WASHINGTON — Three of the 60 satellites SpaceX launched last month to begin its broadband megaconstellation have lost contact with ground control teams, a SpaceX spokesperson said June 28. 

Those three satellites will deorbit “passively,” the spokesperson said, meaning Earth’s gravity and atmospheric drag will pull them down until they burn up in the atmosphere. 

Observers had noticed some Starlink satellites had not initiated orbit raising after being released May 23 from a Falcon 9 upper stage into a 440-kilometer low Earth orbit. SpaceX said May 31 that all 60 satellites were initially responsive. 

SpaceX’s spokesperson, in their June 28 statement, said the company will intentionally deorbit two functioning satellites as well, in order to test the spacecraft’s ability to propulsively deorbit. 

“Three satellites which initially communicated with the ground but are no longer in service, will passively deorbit,” the spokesperson said. “Due to their design and low orbital position, all five deorbiting satellites will disintegrate once they enter Earth’s atmosphere in support of SpaceX’s commitment to a clean space environment.”

SpaceX Founder Elon Musk stressed that the early Starlink satellites had a high risk of not working given the quantity of newly developed technology they carry. 

“It’s possible that some of these satellites may not work, and in fact [there’s a] small possibility that all of the satellites will not work,” he said during a May 15 call with reporters. “But these are a great design and we’ve done everything we can to maximize probability of success.”

SpaceX sought and received approval from the U.S. Federal Communications Commission to operate a portion of its megaconstellation in a 550-kilometer orbit instead of its originally planned 1,150-kilometer altitude. The lower orbit means the satellites will deorbit within five years without propulsion, according to SpaceX. 

SpaceX’s spokesperson said 45 of the 60 Starlink satellites have reached their target altitude. Another five are in the process of orbit raising, and the last five are completing “check-outs” before also orbit raising, the spokesperson said. 

The 60 satellites SpaceX launched in May are not the final design for its constellation of up to 12,000 satellites. The satellites lack inter-satellite links expected for future generations, and have some dissimilar features so that the company can test different technologies.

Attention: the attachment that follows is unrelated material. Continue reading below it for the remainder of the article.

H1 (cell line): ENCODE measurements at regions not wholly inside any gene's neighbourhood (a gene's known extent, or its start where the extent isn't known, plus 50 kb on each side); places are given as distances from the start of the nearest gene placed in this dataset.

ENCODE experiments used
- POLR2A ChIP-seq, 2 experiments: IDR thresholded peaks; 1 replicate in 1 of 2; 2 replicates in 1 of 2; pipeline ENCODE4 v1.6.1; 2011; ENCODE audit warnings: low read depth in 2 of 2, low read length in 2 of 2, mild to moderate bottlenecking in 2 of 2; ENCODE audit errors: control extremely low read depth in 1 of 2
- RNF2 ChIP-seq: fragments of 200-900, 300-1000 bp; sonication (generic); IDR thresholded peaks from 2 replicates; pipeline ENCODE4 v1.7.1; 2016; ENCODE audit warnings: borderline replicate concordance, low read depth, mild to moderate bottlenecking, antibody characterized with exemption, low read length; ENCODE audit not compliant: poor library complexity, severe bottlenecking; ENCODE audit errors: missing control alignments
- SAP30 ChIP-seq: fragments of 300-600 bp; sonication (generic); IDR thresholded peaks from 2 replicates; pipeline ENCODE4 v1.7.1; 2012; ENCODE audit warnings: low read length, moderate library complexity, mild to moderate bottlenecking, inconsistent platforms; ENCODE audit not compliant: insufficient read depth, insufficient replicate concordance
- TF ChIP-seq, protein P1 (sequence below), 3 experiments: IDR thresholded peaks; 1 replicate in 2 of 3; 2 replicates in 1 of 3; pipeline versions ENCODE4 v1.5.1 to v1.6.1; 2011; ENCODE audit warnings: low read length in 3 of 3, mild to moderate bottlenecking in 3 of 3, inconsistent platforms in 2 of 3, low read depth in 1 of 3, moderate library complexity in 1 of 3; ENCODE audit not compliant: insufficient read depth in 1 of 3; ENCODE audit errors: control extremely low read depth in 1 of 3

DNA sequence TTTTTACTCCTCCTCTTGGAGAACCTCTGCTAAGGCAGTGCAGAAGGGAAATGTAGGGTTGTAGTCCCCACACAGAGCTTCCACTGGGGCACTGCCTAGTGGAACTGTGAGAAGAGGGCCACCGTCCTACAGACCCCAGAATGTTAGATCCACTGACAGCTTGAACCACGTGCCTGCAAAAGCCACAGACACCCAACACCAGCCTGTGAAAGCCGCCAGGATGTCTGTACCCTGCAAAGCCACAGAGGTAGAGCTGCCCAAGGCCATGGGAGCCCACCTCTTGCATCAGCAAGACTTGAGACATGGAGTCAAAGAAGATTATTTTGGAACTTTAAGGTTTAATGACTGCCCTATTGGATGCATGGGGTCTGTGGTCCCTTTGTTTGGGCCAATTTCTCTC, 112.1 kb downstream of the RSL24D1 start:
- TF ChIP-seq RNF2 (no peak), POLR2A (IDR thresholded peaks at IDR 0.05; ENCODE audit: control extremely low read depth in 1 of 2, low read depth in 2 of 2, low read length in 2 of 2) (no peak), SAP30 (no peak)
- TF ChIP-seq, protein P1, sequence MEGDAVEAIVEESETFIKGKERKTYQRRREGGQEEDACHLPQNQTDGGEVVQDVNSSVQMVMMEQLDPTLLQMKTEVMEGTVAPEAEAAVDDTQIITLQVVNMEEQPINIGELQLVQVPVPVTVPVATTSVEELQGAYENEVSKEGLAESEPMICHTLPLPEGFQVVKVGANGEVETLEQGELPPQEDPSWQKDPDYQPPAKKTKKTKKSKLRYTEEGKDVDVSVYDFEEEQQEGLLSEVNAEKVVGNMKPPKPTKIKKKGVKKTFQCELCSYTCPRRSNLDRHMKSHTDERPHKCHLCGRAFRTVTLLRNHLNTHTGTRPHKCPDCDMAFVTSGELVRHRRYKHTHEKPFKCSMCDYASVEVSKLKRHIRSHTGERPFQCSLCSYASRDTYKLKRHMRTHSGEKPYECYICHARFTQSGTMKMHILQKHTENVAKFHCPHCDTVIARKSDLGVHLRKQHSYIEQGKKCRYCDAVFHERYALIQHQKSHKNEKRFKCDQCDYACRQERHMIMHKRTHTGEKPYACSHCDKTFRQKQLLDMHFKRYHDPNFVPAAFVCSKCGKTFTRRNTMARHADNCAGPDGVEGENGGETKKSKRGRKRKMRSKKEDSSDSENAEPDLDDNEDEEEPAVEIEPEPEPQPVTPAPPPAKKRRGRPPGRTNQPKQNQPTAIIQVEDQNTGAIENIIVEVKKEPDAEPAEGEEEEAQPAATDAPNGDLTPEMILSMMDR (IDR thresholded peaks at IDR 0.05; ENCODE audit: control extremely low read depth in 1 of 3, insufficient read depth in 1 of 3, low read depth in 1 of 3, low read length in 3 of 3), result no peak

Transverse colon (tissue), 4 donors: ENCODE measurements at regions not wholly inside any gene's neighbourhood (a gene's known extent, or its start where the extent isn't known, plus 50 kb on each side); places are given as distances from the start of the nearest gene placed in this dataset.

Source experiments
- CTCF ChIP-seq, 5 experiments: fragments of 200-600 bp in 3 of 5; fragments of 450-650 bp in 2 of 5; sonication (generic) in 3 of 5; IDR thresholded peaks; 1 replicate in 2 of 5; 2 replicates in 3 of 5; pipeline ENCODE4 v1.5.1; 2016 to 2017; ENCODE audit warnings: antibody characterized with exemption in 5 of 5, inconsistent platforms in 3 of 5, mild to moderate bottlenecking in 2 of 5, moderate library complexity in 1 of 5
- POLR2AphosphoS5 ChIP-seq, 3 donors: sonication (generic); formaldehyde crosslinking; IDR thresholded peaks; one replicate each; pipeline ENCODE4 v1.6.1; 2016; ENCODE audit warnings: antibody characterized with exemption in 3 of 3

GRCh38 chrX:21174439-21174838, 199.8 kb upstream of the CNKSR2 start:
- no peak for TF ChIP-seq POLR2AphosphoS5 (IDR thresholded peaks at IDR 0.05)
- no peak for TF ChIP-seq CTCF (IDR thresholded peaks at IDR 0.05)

“SpaceX implemented slight variations across the 60 satellites in order to maximize operational capability across the fleet,” the spokesperson said. “While we are pleased with the performance of the satellites so far, SpaceX will continue to push the operational capabilities of the satellites to inform future iterations.”

The spokesperson said SpaceX will use the early Starlink satellites to tests signal speed and capacity by “streaming videos and playing some high bandwidth video games using gateways throughout North America.”

SpaceX says having satellites at 550 kilometers means it can achieve latencies of around 15 milliseconds, a noticeable difference between geostationary satellites that can have around half a second or more of signal lag. 

SpaceX claims to be the first among the 11 participants in the Federal Communications Commission’s Ku-Ka-band spectrum processing round to have Ku-band non-geosynchronous satellites operating over the United States. SpaceX told the FCC in a June 12 letter that being first means the company met conditions to have first choice in the U.S. for Ku-band “home base” radio frequencies in the event of in-line interference with another non-geosynchronous satellite operator. 

Two other constellation companies dispute SpaceX’s claim, however. London-based OneWeb and Kepler Communications of Canada have Ku-band satellites in orbit and FCC authorization to provide communications services in the United States. OneWeb launched six of an initial 648-satellite broadband constellation in February, and Kepler Communications has two of a planned 140 Internet-of-Things satellites in orbit, the first of which launched in February 2018.

Caleb Henry is a former SpaceNews staff writer covering satellites, telecom and launch. He previously worked for Via Satellite and NewSpace Global.He earned a bachelor’s degree in political science along with a minor in astronomy from...